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Showing posts from September, 2010

Getting Rid of your Pain in the Neck

What if you had severe, chronic neck pain and your doctor didn't have a clue what to do for you? That was the place I was in during my early 30s: typing was agony, I couldn't press the Dictaphone buttons with my left hand hard enough to engage them, and I was too stiff to shimmy in dance class. Most of what I recall of an outdoor performance of a Shakespeare play of that time (the one where they were stuck on an island) regards squirming around trying to get comfortable. (If you were sitting behind me, I apologize.) A friend referred me to a chiropractor, who diagnosed two pinched nerves in my neck and between my shoulders. Nothing was torn or fractured, and IME, when that's the case, doctors who practice traditional Western medicine won't be able to diagnose anything. That's not to say you shouldn't see an M.D. If something is torn or broken, they can help where a chiropractor and the treatments I'm going to talk about cannot. After several chiropractic t

No Shoulder Pain: This Calls for a New Handbag

A new job and a svelte new figure: what could be a better reason to buy some new togs? How about a shoulder that's as strong and free of pain as it was at age 18? When I was that age, I carried around 20 pounds of photo equipment for a job that lasted three years. After that, I carried 20 pounds of textbooks around a large campus for four and a half years. By my early 30s, I had chronic neck and shoulder pain, sometimes severe, sometimes niggling. I took to carrying a backpack instead of a purse to lighten the load on the shoulder. Besides seeing a chiropractor, which helped a lot, I learned yoga neck stretches from the book Yoga for Americans written in 1959 by Indra Devi. I learned to pop my neck--loudly--at will. Without the exercises, I'd have needed a lot more trips to the chiropractor. In the past few weeks, without thinking about it, I've been carrying my backpack on my left shoulder--the one that bore the textbooks and the photo equipment for seven and a half y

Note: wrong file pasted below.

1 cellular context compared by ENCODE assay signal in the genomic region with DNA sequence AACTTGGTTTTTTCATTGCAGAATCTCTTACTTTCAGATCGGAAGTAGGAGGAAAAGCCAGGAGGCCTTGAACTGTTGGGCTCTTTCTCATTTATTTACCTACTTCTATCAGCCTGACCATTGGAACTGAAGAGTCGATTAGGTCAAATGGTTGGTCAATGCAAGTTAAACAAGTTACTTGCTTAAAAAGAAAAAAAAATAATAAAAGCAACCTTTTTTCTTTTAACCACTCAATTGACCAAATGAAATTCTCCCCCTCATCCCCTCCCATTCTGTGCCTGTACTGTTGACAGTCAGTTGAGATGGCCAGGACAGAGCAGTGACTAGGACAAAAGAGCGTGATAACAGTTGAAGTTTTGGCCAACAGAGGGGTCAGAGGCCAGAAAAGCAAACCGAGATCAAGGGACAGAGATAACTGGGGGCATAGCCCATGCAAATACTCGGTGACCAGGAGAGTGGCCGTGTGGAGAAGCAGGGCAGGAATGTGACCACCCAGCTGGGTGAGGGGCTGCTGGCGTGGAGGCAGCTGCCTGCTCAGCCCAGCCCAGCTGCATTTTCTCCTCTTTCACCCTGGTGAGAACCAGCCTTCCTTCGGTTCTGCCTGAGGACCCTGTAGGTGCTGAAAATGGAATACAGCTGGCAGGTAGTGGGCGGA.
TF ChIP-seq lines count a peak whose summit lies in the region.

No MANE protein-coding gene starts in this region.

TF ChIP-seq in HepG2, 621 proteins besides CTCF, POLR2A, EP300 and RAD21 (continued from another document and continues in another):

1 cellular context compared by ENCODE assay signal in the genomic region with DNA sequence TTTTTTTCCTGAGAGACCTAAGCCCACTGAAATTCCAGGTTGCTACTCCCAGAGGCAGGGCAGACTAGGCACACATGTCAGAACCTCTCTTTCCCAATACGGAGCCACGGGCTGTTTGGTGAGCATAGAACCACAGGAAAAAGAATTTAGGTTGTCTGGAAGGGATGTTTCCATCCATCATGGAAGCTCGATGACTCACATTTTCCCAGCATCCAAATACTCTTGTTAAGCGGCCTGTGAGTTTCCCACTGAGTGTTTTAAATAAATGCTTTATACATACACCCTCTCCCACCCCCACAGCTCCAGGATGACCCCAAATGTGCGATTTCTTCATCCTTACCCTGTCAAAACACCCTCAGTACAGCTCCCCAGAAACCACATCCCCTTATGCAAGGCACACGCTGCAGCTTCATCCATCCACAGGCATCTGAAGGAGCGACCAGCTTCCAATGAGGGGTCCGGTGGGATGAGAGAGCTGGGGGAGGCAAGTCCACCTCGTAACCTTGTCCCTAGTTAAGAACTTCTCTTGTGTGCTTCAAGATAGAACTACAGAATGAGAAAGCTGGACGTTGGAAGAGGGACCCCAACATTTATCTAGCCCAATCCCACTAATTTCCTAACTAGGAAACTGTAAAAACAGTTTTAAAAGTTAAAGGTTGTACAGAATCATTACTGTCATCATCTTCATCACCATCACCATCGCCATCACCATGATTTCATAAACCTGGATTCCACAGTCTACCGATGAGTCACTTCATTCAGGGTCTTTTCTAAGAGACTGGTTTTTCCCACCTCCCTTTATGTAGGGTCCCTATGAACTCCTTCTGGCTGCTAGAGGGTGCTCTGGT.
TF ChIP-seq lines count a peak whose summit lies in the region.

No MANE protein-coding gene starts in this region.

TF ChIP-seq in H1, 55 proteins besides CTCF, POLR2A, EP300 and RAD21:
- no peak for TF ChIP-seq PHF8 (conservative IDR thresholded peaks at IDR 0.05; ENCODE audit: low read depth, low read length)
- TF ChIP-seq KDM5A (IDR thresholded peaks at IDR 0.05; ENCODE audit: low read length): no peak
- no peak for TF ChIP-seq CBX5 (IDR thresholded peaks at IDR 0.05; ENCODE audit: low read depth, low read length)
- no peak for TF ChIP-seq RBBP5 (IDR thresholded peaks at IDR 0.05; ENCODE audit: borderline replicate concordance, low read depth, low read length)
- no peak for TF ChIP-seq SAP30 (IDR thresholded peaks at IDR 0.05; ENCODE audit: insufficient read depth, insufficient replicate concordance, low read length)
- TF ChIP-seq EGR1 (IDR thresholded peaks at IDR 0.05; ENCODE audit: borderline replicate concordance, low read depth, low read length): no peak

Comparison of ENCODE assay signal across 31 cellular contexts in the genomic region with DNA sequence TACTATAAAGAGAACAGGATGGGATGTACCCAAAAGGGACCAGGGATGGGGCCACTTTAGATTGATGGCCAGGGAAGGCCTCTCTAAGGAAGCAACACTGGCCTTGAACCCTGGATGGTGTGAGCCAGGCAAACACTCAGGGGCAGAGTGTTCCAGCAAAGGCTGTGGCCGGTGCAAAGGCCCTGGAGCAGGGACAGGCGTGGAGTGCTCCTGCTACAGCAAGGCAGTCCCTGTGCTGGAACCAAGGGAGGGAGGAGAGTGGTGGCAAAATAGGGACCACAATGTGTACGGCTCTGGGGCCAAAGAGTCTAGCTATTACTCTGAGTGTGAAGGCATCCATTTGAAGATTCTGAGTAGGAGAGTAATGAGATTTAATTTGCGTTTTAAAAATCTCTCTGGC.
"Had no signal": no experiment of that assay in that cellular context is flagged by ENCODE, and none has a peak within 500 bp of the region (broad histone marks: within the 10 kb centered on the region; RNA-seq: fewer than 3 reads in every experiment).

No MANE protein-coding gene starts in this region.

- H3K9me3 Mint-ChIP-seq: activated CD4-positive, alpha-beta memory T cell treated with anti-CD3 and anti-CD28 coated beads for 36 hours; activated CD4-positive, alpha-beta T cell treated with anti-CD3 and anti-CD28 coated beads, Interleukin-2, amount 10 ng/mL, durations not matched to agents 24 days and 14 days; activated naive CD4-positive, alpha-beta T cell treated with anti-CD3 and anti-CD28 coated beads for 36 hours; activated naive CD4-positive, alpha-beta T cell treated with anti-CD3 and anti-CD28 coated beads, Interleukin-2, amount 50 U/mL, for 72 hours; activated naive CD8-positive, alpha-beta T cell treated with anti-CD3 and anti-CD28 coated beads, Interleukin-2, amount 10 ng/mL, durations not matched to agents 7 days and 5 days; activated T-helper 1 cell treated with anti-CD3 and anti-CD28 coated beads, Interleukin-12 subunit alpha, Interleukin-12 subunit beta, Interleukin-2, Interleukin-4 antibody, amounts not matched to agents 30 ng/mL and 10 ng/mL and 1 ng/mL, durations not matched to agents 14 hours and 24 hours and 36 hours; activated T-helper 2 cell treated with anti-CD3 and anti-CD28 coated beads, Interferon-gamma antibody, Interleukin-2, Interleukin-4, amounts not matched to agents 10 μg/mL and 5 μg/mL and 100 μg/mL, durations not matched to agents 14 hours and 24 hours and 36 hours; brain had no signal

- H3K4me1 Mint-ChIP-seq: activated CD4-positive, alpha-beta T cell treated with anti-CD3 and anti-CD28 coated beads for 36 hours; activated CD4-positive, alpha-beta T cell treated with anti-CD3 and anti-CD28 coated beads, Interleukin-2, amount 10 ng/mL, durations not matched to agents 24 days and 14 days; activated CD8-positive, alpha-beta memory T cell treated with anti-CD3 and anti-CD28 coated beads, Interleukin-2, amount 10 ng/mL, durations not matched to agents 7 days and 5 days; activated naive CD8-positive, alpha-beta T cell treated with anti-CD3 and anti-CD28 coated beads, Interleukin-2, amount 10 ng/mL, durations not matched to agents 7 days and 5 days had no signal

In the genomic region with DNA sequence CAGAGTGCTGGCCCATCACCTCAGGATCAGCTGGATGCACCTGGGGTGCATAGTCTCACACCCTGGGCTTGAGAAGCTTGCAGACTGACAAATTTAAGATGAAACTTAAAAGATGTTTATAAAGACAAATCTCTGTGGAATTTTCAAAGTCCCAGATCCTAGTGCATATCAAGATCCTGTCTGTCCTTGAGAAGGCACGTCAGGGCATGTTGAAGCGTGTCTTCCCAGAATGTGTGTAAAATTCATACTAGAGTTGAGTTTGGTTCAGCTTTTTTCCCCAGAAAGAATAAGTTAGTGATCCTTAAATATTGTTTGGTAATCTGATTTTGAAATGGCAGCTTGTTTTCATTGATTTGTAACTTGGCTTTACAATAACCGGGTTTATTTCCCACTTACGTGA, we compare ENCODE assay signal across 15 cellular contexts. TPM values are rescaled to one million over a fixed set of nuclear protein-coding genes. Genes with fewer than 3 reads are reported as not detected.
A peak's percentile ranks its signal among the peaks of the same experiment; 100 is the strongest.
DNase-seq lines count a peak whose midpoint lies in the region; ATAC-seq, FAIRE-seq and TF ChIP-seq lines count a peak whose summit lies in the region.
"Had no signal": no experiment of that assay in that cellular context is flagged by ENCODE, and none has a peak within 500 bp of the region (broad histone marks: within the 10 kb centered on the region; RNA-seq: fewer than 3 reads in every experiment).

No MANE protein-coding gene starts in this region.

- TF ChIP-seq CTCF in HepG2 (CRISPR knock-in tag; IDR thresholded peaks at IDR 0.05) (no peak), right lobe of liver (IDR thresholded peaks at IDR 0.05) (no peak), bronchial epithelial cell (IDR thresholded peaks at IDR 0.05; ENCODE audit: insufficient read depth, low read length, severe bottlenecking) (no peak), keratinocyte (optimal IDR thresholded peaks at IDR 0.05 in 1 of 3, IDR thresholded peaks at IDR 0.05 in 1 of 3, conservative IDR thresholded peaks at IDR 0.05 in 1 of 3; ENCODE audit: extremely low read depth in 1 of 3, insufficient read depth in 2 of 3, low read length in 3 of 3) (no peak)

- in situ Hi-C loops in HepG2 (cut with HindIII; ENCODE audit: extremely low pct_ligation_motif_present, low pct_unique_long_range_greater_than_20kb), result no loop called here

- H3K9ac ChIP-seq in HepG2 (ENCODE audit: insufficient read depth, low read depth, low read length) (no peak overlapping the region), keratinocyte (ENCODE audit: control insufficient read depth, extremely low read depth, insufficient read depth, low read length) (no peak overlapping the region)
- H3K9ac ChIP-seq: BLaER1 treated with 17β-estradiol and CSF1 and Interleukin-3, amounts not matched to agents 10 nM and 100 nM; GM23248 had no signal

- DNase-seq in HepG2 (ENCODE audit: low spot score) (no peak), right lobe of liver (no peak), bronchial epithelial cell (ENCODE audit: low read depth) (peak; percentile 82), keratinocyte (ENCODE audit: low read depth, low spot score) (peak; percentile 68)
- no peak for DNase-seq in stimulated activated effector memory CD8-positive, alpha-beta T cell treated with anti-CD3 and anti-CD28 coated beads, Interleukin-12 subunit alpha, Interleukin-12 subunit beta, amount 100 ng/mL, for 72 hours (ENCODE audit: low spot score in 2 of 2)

Gas Bloating: The Incredible Shrinking Waistband and Exploding Intestines

If you've been through it, you know the feeling: you get dressed in the morning and all is well. You have breakfast, and maybe a mid-morning snack, and then your pants don't fit. Surely you didn't put on five pounds in two hours, you think. (I had one tweed skirt in particular that became uncomfortable around 10 a.m.) Some days, you even look like you're pregnant. (That was when my big lavender shirt-dress came in handy.) It's gas bloating--but what causes it? Can you stop it? The short answer is that I got the bloating to go away without medication or supplements--and I had tried several. My understanding of the causes of bloating is that certain foods naturally lead to gas, and it's hard for some people to digest various foods. (There may be other causes, but these are the two I'll talk about here.) Which foods lead to gas? According to Heartburn Cured (1) by Norm Robillard, a microbiologist, it's mostly carbohydrates. Fat and protein don'

Healthier, Whiter Teeth

One of my goals is to die with all 32 teeth in my head. So far, I've met the all-32-teeth part. Up until around age 35, I'd had only one cavity. It was so small that the dentist, with my permission, drilled without anesthetic. I brushed twice a day, and usually didn't floss. Being without insurance and low on funds during many of my younger days, I'd go years without seeing a dentist, and have only a tiny bit of tartar on the rare visit. And no, I didn't drink lots of milk. Yuck! At 34, I started on a low-fat, high-carb diet plan that I followed for six years. (At around 180 grams per day, it was high-carb compared to what I'd been eating.) In those six years, I got eight cavities. I had lots of plaque. I got an electric toothbrush, brushed for two and a half minutes morning and night and flossed every day. The cavities and the plaque kept forming--and my teeth were becoming dingy-colored. Around Christmas last year, I found myself in the worst pain of my life: